“Beyond the door, there’s peace, I’m sure
And I know there’ll be no more tears in heaven”

There are mysteries in this life, questions with answers that are hard to come by, difficult to make sense of, perplexing to live with. The meaning of heaven, and the meaning of earth, are like that. What are they? What do they mean? Can we ever know enough to know enough?

This week I have born the weight of death, and of dying. Two phone calls within a few minutes, two dear friends in different parts of the country, one dying unexpectedly in the hours of the night and one who is dying, a long, painful death. I groaned, and am still groaning.

Yes, I know that almost 70,000 people will die of COVID-19 this month in the U.S. alone — and that is only one face of the deaths that plague us day after day in every city and society — and while I care, numbers like that are more than I can bear, more than I can understand, as real as it all is. It is when death comes knocking on the door of one’s own heart that we are face-to-face with what we really believe about life and death.

In my young years I was shocked when death came close. Two neighbor boys died in motorcycle accidents, and in some sense life was never the same on our street. The father of my closest friend died of a hiking accident in the Sierra Nevadas, and that moment is still fresh in the memories of my mind— as it has been since the day it happened. My grandparents and parents have died, as has a brother of mine, and a sister of Meg’s. There are deaths, and more deaths, all over the world, in your life and mine.

“Memento mori,” the ancients have said, “Remember that you too shall die.”

But for me these days are also ones of serious reading, and writing, which involves thinking more carefully and deeply about long-held ideas of telos and praxis, words that most of us don’t use every day, but ones that are written into everyone’s experience all day long. What is the true end of a life? What is its purpose? Why do we get up in the morning? Why are we alive, anyway? Those are questions of telos. But the other word matters too, as it gets at the way we live, the practice of your life and mine. How do we live? What does life look like amidst the ordinary relationships and responsibilities of life? Those are questions of praxis.

My long interest has been the question of coherence, in the necessary, even integral, relationship of telos to praxis, of what we say matters most to us, and the way we actually live. And not surprisingly, given the finite and frail nature of every life, the word “proximate” threads its way through all that I am thinking.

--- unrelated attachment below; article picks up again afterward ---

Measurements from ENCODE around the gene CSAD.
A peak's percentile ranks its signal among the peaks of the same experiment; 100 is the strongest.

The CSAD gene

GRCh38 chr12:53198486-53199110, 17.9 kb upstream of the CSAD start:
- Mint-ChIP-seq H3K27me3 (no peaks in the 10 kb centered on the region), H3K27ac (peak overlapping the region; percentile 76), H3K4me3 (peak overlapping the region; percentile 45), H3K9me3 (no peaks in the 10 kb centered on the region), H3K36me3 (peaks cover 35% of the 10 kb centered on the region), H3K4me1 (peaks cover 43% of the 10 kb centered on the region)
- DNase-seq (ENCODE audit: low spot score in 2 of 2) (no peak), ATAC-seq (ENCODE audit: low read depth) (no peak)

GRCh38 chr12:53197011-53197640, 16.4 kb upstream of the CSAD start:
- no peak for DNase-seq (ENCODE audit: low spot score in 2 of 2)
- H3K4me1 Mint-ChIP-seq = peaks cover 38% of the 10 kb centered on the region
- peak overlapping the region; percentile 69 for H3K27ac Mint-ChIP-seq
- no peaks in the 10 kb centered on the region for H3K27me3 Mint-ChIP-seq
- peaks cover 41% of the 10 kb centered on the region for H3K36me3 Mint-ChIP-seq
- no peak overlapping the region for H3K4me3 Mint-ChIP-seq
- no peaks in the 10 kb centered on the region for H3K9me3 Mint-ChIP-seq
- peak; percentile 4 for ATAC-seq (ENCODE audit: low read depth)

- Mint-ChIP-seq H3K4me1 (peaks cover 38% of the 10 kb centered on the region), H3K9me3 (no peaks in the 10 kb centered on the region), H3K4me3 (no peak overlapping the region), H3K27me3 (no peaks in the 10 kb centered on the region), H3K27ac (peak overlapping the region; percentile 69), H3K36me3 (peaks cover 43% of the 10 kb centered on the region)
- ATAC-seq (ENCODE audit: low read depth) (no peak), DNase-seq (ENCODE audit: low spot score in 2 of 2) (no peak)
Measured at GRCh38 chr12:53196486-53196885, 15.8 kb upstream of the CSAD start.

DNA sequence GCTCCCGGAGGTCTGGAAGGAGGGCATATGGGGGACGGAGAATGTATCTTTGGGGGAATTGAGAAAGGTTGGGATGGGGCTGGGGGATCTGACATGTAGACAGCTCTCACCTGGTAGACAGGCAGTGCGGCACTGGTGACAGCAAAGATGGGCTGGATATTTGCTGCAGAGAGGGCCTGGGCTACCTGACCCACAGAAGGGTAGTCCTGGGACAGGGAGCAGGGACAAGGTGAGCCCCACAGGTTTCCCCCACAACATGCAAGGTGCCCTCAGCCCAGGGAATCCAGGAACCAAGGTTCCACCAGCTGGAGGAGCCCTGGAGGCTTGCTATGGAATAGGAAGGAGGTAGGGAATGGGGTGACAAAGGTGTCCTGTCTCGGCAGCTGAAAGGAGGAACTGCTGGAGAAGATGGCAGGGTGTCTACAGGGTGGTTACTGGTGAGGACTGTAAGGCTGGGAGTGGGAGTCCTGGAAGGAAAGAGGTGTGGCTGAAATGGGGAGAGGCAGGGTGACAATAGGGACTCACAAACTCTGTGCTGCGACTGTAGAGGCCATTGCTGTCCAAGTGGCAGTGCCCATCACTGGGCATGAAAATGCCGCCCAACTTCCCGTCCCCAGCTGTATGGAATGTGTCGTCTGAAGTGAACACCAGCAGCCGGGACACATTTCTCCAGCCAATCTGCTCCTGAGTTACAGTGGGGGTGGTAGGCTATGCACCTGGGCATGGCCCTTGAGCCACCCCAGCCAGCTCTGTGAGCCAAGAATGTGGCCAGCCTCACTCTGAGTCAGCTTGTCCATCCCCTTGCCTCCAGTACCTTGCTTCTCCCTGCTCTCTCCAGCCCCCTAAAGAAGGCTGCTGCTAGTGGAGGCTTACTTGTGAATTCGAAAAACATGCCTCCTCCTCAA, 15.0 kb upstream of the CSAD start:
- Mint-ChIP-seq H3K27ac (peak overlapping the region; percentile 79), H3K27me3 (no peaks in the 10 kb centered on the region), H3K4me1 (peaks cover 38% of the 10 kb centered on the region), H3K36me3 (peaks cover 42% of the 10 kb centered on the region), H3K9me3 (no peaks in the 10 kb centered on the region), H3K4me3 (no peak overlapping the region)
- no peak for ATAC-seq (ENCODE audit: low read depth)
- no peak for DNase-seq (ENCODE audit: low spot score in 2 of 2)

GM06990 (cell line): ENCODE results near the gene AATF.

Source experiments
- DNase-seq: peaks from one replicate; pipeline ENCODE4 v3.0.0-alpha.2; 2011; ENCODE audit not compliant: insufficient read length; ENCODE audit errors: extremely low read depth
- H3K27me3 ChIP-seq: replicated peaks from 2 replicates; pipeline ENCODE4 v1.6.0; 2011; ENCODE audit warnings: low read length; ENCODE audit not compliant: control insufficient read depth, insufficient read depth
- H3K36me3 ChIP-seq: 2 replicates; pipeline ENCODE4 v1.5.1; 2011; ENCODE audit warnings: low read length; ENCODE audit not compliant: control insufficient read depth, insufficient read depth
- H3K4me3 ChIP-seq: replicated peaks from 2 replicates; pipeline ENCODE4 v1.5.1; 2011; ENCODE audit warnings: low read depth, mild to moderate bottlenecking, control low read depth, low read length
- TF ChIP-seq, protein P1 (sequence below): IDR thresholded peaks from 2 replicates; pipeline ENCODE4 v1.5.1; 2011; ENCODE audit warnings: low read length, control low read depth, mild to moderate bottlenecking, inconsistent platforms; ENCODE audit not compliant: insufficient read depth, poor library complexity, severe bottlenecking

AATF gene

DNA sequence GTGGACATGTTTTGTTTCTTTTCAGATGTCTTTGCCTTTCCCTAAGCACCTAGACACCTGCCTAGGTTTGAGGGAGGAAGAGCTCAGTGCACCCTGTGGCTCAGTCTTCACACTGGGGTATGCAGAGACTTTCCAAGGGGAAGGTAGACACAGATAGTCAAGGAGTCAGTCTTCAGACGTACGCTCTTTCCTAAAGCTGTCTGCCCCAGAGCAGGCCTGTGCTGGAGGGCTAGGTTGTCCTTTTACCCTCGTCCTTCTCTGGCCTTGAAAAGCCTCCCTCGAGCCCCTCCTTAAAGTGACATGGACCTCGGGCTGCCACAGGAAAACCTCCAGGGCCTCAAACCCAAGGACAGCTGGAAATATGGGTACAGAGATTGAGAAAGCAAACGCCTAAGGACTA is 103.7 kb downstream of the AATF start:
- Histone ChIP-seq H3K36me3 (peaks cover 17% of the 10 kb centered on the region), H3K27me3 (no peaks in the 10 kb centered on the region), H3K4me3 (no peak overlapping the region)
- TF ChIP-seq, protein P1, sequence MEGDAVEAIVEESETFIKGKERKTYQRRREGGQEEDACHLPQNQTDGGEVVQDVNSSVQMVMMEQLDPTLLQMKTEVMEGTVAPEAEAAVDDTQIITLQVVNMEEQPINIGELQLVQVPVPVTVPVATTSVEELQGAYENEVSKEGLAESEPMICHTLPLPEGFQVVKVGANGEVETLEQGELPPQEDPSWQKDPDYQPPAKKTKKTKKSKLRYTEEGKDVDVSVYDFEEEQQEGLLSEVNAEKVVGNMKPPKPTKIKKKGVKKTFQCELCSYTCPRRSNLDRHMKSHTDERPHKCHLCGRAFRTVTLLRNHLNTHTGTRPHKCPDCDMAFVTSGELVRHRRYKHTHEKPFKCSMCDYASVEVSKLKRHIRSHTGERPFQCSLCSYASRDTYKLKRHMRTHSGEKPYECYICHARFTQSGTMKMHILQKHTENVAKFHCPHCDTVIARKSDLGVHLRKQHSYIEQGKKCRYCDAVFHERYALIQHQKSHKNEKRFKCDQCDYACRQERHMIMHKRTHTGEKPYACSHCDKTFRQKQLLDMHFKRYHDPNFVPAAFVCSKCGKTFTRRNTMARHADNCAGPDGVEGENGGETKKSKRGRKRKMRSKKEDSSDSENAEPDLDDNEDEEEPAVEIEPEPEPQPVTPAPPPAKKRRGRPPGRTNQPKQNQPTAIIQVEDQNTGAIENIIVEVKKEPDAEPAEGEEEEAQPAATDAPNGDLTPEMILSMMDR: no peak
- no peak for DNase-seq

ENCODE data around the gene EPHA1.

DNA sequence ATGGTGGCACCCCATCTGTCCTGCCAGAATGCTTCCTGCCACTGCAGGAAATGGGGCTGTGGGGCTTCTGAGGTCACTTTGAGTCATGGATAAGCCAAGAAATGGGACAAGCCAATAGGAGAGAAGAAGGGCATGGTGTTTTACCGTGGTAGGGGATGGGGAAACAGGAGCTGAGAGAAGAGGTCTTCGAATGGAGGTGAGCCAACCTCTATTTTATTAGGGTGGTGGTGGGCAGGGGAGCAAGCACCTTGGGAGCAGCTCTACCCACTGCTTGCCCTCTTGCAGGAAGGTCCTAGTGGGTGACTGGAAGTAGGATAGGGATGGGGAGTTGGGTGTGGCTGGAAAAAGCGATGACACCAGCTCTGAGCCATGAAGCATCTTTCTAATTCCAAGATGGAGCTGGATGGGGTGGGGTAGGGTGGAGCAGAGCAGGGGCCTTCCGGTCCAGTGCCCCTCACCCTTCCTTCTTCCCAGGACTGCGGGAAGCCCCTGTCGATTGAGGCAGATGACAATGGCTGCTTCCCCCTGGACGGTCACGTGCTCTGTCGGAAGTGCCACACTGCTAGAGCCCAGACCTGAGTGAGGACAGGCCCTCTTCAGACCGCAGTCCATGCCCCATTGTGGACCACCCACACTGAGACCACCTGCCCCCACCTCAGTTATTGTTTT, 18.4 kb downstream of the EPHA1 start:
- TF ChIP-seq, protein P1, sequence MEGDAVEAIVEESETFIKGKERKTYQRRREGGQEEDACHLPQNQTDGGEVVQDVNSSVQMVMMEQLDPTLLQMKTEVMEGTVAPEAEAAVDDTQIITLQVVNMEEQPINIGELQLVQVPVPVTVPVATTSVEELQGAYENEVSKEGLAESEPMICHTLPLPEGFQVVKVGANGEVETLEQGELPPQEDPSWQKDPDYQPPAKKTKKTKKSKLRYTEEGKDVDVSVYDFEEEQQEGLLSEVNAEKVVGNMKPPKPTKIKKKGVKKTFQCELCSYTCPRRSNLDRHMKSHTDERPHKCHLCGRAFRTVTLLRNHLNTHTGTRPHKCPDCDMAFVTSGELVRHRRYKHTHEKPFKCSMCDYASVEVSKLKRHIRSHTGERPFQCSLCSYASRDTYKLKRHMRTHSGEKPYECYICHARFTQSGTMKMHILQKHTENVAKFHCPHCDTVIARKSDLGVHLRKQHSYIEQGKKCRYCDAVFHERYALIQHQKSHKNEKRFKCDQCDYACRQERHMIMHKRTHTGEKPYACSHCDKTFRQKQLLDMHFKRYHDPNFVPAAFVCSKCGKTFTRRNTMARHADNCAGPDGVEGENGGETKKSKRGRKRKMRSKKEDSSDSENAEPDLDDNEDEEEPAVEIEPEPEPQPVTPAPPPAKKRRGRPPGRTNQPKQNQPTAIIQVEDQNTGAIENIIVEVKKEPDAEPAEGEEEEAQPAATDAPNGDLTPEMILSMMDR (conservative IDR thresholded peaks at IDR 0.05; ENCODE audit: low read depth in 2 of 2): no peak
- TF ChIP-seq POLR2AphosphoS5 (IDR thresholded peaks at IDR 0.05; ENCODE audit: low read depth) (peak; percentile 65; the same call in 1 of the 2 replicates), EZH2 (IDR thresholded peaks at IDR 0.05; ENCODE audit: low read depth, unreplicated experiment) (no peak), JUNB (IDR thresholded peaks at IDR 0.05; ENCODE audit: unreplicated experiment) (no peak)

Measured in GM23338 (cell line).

And so I have read Tolkien again, wanting to understand what he understood, to know something of what he knew about these great questions. In his masterful stories there is glory and there is ruin, realities we all know, glorious ruins that we are. There is death too, but in the world of MiddleEarth death is not the final end. The hurts are terrible, the wounds are grievous, and there is no expectation that all will be made well in this life. But there is a promise of something more. In describing his literary universe, he offers the word, “eucatastrophe,” explaining that even in facing the most horrible moments, these “catastrophes” are not final.

The awful heartache of tragic accidents, the evil incarnate in malicious murders, the ravenous disintegration of body and mind through cancers that kill, the slow aging that over the years of life bring the end to life, a painful sorrow each one, and always a grief, sometimes traumatically so. For Tolkien though, in adding the Greek prefix, “eu” — two letters that we also know from “eucharist” — to the word “catastrophe,” he argues that even in the face of terrible terror, there is still more to the story.

Formed by the Christian tradition, and therefore rooted in the promise of the resurrection of all things — a new heaven and a new earth where all sad things finally become untrue — Tolkien looked death in the eye, and still hoped, believing that there would be more to history, and more for everyone who indwells this story through life into death, and beyond.

But I do cry out. I know that there are hours of most every day when I yearn for something other than death. That has been this week of my life, all day long having the deaths of friends burning in my heart. In the thousand of thoughts I have had, having to connect telos and praxis in the face of death’s destruction, the very plaintive words of the poet, Eric Clapton, keep running through the soundtrack of my life. Aching over the tragic death of his young son, he sings a song for me, a song for you, a song for all of us.

“Would you know my name
If I saw you in heaven?
Time can bring you down, time can bend your knees
Time can break your heart,
have you begging please, begging please
Beyond the door, there’s peace, I’m sure
And I know there’ll be no more tears in heaven”

And so I sigh, unable to think about the sorrows of the week without sighing again — even as I believe with all of my heart that there will be no more tears in heaven.

Please, we pray.

A window in my study at sunset

Steven Garber is the Senior Fellow for Vocation and the Common Good for the M. J. Murdock Charitable Trust. A teacher of many people in many places, he continues to serve as a consultant to colleges and corporations, facilitating both individual and institutional vocation. A husband, a father and a grandfather, a he has long lived in Washington DC, living a life among family, friends, and flowers.

Meet Dr. Steven Garber